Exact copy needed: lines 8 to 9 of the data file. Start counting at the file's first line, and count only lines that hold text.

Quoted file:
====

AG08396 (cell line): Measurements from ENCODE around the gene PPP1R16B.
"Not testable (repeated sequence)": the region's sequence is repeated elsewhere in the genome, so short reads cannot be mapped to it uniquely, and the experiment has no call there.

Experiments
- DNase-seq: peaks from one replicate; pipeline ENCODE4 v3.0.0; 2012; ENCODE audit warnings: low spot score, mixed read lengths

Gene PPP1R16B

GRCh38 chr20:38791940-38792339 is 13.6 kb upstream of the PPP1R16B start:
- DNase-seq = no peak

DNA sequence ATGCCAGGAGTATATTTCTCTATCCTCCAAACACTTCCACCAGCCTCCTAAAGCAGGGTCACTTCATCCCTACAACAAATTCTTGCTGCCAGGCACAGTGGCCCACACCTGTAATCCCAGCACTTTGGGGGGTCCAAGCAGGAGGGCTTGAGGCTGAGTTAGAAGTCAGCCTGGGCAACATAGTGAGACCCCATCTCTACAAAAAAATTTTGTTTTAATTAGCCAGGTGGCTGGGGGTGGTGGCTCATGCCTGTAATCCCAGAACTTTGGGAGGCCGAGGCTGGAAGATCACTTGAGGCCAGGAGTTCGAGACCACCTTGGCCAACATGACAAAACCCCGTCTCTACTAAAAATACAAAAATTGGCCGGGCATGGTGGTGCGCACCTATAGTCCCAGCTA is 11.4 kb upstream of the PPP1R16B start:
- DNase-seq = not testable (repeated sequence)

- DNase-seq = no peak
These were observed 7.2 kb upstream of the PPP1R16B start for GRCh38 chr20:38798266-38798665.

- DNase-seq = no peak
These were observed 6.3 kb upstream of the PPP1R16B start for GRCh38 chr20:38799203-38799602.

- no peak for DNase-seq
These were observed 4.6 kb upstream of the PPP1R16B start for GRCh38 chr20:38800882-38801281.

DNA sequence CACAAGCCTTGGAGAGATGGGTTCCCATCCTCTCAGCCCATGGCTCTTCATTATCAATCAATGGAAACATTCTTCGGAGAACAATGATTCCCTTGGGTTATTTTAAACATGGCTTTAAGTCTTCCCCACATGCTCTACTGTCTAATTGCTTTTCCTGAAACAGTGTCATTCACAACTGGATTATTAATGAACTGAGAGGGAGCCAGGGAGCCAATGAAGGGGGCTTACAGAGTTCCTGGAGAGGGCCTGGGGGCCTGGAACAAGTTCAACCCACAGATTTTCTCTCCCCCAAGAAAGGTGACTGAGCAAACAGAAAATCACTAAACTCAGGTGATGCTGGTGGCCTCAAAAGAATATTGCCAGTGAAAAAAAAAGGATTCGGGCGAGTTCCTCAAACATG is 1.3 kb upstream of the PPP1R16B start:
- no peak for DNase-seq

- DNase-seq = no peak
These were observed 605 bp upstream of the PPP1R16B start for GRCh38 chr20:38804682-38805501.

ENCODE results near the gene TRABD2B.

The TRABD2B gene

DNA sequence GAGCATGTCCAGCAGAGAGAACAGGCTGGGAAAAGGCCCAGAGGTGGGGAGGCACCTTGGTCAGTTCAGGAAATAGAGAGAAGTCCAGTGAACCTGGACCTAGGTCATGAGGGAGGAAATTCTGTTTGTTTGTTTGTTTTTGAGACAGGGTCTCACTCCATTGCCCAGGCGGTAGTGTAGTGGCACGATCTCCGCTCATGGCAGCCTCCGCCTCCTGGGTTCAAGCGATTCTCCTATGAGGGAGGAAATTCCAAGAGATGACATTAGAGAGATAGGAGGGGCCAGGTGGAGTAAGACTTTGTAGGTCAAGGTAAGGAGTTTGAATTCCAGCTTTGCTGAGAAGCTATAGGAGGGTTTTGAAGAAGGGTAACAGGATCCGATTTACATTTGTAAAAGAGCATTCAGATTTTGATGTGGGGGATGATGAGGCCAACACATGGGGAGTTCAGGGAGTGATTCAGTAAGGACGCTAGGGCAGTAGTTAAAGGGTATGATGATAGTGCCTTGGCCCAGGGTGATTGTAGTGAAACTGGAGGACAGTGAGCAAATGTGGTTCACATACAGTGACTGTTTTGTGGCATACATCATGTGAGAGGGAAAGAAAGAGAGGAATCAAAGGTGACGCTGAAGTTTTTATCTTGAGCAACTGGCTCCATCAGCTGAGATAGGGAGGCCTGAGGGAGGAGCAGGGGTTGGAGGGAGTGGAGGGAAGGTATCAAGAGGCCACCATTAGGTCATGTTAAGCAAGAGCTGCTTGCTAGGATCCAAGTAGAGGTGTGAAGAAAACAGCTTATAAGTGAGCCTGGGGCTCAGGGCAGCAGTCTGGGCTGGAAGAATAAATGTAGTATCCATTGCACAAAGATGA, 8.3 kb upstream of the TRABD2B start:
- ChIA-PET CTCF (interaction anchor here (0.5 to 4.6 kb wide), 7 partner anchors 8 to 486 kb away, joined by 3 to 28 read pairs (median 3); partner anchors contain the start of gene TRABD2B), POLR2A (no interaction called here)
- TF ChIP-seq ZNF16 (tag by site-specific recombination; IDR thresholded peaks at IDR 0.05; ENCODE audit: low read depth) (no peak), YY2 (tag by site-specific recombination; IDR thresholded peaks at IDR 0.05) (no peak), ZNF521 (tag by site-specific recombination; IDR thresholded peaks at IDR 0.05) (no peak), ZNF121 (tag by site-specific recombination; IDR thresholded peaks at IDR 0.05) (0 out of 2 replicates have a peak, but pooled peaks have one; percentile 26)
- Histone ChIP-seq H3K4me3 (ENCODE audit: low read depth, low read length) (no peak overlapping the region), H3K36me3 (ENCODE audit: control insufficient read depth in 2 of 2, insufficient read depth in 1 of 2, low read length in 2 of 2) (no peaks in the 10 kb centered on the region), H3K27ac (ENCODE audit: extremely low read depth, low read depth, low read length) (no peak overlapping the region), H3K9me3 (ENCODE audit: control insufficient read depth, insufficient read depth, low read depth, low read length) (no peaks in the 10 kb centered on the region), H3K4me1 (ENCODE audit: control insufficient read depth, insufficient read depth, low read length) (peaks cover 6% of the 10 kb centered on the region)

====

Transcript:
DNA sequence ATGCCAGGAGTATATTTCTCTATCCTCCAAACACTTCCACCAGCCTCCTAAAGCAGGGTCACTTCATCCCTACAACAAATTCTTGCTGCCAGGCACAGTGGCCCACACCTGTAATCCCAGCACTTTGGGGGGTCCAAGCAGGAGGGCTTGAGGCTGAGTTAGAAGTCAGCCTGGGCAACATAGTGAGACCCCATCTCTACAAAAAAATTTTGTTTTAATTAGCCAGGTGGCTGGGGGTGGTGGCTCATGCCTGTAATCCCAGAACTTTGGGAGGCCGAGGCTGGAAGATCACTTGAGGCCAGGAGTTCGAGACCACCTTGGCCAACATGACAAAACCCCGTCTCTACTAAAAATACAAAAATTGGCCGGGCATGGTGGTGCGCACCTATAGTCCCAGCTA is 11.4 kb upstream of the PPP1R16B start:
- DNase-seq = not testable (repeated sequence)